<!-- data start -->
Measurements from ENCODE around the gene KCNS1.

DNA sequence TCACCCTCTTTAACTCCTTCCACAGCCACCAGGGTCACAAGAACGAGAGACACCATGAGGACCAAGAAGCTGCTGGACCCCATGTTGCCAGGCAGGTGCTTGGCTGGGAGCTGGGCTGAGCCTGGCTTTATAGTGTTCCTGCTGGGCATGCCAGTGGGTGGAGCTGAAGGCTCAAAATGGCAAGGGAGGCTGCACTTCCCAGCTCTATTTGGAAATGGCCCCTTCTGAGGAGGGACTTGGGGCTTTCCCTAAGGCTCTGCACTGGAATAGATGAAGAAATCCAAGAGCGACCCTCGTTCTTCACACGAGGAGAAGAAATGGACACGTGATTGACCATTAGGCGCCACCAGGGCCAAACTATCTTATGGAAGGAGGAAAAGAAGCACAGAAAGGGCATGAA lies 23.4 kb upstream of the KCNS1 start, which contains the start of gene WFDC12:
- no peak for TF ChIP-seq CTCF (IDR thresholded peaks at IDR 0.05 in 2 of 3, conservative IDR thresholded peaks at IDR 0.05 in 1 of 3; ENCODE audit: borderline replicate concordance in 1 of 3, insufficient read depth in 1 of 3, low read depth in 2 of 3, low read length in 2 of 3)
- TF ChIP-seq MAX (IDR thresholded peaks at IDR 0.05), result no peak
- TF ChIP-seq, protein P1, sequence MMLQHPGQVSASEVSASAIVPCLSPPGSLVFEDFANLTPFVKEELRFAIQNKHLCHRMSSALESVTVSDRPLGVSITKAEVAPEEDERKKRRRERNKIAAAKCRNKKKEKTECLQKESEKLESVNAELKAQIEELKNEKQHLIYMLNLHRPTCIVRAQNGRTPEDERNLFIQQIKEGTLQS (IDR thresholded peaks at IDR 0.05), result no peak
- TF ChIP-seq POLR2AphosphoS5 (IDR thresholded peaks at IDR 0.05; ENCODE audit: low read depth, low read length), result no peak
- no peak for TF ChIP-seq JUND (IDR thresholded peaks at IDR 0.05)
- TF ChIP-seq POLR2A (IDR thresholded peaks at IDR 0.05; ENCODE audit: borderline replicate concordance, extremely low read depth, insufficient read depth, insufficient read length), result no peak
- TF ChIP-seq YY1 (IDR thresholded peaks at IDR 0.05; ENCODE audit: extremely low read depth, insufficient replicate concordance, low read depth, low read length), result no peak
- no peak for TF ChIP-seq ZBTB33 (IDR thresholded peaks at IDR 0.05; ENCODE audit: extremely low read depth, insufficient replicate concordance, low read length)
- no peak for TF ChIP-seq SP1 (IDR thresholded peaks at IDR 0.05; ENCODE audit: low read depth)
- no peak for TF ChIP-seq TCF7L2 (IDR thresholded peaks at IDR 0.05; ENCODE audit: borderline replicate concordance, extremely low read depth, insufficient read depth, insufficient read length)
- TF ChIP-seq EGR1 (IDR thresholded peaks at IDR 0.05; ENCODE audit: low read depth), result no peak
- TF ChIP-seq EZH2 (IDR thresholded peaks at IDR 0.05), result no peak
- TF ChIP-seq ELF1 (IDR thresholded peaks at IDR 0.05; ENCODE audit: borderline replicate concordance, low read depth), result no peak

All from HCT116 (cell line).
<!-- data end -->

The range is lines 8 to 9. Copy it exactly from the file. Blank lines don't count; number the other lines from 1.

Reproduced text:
- TF ChIP-seq POLR2A (IDR thresholded peaks at IDR 0.05; ENCODE audit: borderline replicate concordance, extremely low read depth, insufficient read depth, insufficient read length), result no peak
- TF ChIP-seq YY1 (IDR thresholded peaks at IDR 0.05; ENCODE audit: extremely low read depth, insufficient replicate concordance, low read depth, low read length), result no peak